In late March, Eskom announced that Unit 3 of the Kusile Power Station achieved commercial operation status. This brings to three the number of generation units that have achieved commercial status at the project, generating a maximum of 2400MW to support the South African power grid. Bringing the 800MW unit to commercial status means construction activity has come to an end on half of the eMalahleni, Mpumalanga project.

The achievement of this milestone follows two years of rigorous testing and optimisation since the unit was first synchronised into the national grid in April 2019. This significant milestone marks the contractual handover of the unit from the principal contractors under the Group Capital Build project unit to the Generation division.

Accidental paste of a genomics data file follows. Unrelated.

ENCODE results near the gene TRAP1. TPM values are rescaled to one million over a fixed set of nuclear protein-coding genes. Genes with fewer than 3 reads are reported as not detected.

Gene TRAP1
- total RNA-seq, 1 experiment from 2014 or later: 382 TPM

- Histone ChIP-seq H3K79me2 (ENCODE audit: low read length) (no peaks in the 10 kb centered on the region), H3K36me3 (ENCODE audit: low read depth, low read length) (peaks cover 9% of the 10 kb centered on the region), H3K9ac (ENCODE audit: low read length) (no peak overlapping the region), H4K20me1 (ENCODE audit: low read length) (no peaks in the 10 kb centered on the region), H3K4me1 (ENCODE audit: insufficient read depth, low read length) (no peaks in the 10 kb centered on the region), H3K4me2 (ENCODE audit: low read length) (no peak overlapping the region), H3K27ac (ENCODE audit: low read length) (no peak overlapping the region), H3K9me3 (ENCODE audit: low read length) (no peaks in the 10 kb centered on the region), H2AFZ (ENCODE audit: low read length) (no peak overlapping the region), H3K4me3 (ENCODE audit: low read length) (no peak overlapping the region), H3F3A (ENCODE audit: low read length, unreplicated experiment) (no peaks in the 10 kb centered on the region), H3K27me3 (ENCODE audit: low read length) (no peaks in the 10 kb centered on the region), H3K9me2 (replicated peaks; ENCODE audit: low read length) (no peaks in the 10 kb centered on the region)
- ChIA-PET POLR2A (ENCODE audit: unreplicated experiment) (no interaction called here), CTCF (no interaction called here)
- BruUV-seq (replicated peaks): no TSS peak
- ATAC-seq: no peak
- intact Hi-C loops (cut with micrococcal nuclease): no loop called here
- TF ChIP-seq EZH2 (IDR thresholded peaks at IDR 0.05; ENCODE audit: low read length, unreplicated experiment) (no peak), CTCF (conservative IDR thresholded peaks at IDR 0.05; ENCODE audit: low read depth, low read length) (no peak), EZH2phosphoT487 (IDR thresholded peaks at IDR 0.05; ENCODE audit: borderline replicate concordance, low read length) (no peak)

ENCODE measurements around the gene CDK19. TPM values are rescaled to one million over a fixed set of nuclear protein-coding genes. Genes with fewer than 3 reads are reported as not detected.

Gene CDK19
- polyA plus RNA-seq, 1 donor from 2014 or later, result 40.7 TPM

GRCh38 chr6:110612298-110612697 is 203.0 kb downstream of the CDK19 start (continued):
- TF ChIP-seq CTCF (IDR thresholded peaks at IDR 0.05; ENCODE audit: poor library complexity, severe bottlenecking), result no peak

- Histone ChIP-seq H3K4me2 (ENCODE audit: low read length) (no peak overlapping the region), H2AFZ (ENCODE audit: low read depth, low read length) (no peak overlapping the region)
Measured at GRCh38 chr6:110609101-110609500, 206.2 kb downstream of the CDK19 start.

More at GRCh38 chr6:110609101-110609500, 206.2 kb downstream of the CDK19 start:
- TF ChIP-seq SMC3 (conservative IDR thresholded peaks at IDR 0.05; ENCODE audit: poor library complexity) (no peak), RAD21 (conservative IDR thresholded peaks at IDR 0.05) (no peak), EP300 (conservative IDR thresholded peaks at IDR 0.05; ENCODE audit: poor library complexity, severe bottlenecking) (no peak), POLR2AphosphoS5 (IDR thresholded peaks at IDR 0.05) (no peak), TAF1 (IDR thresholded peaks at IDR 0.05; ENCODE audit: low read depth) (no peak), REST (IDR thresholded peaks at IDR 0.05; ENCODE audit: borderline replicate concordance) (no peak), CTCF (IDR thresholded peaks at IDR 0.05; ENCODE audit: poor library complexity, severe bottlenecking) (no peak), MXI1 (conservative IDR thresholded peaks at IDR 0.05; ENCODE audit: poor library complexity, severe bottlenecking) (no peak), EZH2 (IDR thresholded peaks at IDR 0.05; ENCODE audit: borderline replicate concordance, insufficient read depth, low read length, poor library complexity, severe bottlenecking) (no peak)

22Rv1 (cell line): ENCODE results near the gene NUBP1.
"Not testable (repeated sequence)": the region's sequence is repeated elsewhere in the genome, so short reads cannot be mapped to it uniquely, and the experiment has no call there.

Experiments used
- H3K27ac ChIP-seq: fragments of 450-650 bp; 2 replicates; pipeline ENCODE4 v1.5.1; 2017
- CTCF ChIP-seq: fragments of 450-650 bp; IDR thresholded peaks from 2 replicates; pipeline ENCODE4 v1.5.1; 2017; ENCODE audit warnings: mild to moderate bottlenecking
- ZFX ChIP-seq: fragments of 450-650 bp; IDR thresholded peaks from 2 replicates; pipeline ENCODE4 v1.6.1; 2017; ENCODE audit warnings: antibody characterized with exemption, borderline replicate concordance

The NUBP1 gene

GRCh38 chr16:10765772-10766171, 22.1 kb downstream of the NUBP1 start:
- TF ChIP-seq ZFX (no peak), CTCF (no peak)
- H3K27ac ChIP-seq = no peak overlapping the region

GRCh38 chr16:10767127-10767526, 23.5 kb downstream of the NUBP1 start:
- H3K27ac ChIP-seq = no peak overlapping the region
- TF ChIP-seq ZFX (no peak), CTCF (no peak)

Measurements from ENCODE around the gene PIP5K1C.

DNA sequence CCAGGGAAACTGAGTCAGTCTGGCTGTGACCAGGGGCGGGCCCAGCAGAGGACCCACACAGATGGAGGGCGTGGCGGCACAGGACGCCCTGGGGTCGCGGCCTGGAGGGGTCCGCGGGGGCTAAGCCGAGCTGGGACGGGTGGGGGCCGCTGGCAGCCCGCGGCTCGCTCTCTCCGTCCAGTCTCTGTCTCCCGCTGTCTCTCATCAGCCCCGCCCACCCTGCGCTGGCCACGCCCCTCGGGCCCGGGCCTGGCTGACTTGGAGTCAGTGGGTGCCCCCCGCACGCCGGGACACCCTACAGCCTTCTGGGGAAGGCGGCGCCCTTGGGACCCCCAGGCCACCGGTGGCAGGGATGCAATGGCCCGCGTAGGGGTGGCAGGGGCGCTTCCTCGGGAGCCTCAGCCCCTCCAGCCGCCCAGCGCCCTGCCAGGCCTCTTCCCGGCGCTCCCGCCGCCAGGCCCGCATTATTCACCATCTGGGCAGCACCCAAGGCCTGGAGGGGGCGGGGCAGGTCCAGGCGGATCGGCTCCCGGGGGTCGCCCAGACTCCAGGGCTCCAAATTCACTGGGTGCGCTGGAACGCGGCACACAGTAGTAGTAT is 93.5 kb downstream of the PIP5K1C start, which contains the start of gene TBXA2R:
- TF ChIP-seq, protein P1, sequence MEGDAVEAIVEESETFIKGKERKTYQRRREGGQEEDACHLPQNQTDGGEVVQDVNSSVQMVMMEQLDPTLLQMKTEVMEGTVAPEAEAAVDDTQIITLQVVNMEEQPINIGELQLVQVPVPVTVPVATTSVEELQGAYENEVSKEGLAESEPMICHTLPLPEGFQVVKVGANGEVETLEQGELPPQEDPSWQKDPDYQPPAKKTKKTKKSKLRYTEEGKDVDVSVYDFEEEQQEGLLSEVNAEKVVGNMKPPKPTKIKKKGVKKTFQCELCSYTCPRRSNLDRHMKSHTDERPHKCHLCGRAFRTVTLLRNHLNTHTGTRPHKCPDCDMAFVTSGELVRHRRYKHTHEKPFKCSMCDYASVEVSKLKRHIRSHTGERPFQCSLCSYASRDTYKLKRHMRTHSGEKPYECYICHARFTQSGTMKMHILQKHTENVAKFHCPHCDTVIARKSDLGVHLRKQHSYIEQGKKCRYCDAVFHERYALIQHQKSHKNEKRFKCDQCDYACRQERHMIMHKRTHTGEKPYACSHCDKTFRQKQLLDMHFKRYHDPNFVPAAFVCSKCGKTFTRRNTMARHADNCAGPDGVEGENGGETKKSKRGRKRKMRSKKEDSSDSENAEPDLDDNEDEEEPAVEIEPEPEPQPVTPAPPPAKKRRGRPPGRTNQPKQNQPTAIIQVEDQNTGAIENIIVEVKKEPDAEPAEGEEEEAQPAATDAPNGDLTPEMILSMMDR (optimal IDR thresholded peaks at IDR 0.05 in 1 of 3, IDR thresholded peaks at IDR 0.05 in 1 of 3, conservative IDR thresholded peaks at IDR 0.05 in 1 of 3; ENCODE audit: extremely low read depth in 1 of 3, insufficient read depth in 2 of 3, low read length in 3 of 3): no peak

In mid-May, Deputy President David Mabuza confirmed that the Kusile Power Station is set to be operational by 2023. Mabuza was accompanied by a ministerial task team, including Mineral Resources Minister Gwede Mantashe, acting Minister in the Presidency Khumbudzo Ntshaveni and State Security Minister, Ayanda Dlodlo while conducting oversight of the now 50% operational Kusile Power Station in Mpumalanga.

In mid-June, South African Deputy President David Mabuza said that the Eskom board and management are committed to completing the Kusile power station within the revised, board-approved completion date in the 2024/25 financial year, and within the project budget of US $82.7bn, excluding interest during construction.

In late June, Eskom added that despite the fact that only one unit out of six at the Kusile Power Station is online and contributing to the national grid, the construction of the project is set for completion in May next year. Eskom said that the project is not necessarily behind schedule but the contractor is dealing with a number of defects which are causing some delays.